I suppose it’s possible to take this recurring melodrama seriously, but there’s no reason to. The problem facing the United States government is that it spends over a trillion dollars a year that it doesn’t have. If you want to make that number go away, you need either to reduce spending or to increase revenue. With the best will in the world, you can’t interpret the election result as a spectacular victory for less spending. Indeed, if nothing else, the unfortunate events of November 6 should have performed the useful task of disabusing us poor conservatives that America is any kind of “center-right nation.” A few months ago, I dined with a (pardon my English) French intellectual who, apropos Mitt Romney’s stump-speech warnings that we were on a one-way ticket to Continental-sized dependency, chortled to me, “Americans love Big Government as much as Europeans. The only difference is that Americans refuse to admit it.”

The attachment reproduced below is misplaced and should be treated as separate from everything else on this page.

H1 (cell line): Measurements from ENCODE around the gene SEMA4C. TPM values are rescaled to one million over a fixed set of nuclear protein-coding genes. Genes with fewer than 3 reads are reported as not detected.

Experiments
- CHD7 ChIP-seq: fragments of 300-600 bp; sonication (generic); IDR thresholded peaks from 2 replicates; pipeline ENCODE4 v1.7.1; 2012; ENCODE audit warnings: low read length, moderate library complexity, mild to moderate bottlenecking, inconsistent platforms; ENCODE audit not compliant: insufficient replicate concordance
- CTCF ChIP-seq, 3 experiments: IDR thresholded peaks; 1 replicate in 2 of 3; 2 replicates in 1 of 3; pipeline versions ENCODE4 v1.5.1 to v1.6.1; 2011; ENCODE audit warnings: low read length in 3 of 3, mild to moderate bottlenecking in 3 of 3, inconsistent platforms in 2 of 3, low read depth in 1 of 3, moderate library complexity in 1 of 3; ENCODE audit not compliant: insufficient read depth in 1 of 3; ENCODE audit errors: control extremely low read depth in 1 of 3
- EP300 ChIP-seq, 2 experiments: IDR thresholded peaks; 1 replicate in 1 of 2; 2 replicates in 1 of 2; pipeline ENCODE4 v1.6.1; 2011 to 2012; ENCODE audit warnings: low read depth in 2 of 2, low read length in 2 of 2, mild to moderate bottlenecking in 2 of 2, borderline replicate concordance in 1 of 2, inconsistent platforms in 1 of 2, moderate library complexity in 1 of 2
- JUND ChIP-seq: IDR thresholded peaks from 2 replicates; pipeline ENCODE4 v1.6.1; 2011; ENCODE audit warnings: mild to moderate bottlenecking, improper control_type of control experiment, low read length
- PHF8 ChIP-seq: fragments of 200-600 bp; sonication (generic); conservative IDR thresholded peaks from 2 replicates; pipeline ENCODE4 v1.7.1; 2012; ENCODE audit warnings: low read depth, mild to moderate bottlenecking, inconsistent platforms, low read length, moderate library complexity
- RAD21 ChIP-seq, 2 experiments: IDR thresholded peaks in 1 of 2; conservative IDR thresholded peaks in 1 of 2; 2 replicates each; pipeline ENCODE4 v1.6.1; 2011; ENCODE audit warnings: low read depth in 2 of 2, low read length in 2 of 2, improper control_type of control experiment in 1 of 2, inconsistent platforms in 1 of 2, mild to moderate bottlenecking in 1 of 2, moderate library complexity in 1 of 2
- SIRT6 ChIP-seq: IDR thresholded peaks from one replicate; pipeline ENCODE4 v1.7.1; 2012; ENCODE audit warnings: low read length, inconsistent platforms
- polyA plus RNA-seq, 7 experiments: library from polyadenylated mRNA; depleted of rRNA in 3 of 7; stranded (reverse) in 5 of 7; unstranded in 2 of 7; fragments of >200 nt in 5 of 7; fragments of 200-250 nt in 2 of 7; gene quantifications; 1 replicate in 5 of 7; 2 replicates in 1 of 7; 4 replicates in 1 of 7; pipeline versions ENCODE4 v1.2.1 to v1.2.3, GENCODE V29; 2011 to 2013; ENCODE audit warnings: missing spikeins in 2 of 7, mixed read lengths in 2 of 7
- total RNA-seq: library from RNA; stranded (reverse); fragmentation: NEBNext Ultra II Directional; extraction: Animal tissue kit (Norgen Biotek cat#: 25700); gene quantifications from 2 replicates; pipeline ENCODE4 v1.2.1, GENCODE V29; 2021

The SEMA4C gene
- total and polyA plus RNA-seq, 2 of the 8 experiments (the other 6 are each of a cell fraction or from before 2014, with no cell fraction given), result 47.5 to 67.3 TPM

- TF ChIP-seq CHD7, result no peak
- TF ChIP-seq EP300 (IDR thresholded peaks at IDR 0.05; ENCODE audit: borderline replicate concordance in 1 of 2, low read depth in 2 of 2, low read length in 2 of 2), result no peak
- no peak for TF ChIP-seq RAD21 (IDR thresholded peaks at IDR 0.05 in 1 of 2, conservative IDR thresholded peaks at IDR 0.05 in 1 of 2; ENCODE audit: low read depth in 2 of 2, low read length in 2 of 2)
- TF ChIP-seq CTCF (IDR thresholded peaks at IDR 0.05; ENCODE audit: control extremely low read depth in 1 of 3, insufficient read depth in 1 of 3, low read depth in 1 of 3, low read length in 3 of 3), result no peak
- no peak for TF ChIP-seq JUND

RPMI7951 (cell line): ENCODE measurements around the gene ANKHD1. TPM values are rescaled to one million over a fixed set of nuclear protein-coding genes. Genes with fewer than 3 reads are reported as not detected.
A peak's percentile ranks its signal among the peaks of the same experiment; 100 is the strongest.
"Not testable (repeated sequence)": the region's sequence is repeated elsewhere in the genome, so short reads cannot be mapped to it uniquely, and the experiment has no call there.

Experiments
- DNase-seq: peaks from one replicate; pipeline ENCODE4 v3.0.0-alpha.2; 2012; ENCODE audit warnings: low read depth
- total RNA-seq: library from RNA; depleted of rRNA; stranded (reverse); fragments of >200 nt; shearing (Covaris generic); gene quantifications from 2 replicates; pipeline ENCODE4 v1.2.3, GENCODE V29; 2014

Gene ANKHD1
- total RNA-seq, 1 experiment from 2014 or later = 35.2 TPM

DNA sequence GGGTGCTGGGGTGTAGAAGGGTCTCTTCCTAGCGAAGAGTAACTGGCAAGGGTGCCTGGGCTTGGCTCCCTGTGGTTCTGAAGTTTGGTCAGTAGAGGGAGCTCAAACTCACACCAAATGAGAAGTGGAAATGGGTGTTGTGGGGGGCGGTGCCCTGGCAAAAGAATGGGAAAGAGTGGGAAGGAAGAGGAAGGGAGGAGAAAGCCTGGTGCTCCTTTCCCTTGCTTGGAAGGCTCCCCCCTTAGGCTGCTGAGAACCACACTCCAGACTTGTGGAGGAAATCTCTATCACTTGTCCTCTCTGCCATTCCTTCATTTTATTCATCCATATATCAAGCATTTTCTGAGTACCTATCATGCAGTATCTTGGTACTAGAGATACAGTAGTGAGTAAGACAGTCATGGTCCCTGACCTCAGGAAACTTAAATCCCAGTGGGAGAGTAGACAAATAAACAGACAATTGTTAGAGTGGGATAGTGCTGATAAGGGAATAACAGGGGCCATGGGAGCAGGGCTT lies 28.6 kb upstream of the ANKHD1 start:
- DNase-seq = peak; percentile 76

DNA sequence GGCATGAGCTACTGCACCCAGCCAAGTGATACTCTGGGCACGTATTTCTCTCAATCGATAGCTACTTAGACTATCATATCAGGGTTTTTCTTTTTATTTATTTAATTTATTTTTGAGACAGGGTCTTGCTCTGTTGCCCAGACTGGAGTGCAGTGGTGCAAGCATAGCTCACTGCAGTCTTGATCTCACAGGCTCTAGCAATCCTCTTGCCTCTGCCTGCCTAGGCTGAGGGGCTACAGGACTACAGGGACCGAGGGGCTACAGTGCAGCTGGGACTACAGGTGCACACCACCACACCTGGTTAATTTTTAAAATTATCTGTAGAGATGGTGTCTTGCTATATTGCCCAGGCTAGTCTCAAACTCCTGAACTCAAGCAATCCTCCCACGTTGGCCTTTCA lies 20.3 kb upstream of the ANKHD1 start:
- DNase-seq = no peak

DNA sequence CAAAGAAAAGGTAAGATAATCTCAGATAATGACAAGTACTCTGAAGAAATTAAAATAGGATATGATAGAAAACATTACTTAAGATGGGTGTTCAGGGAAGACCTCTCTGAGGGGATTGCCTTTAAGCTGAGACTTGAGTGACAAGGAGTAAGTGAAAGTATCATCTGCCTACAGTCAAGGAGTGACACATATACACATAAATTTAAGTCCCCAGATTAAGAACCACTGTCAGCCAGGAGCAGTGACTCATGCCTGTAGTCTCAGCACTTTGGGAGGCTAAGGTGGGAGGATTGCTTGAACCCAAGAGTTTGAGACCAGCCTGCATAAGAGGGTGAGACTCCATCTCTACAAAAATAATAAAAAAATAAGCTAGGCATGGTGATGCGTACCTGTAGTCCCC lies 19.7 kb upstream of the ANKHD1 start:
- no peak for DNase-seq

My Gallic charmer is on to something. According to the most recent (2009) OECD statistics: government expenditures per person in France, $18,866.00; in the United States, $19,266.00. That’s adjusted for purchasing-power parity, and yes, no comparison is perfect, but did you ever think the difference between America and the cheese-eating surrender monkeys would come down to quibbling over the fine print? In that sense, the federal debt might be better understood as an American Self-Delusion Index, measuring the ever widening gap between the national mythology (a republic of limited government and self-reliant citizens) and the reality (a 21st-century cradle-to-grave nanny state in which, as the Democrats’ convention boasted, “government is the only thing we do together”).